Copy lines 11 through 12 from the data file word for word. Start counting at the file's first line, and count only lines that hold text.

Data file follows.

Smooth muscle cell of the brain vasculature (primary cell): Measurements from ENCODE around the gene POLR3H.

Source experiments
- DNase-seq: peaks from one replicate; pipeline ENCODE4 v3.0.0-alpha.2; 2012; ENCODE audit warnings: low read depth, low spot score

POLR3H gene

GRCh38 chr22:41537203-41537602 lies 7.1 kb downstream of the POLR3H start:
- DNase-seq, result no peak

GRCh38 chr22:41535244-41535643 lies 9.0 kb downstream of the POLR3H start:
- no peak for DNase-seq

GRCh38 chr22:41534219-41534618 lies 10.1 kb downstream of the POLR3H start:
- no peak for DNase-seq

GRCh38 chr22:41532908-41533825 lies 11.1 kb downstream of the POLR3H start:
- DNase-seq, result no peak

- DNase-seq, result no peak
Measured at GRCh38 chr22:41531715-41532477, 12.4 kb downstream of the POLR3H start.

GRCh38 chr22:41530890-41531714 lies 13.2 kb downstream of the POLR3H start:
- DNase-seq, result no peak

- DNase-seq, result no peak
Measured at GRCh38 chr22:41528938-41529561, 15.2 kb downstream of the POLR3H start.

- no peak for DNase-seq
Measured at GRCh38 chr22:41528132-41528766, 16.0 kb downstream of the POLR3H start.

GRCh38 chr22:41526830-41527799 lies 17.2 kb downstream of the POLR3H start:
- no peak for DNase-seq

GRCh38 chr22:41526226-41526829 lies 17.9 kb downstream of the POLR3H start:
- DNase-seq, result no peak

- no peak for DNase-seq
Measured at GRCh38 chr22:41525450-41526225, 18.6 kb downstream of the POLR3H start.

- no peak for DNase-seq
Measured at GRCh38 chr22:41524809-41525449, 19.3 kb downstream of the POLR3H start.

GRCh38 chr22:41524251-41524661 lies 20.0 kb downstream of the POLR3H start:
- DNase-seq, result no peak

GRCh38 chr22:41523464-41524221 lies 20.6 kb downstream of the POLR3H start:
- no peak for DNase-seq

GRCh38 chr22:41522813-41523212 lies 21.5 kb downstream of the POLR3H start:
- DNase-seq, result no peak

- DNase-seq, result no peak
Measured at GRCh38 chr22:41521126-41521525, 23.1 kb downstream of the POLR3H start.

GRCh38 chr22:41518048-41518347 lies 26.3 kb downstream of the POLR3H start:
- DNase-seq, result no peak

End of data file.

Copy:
GRCh38 chr22:41532908-41533825 lies 11.1 kb downstream of the POLR3H start:
- DNase-seq, result no peak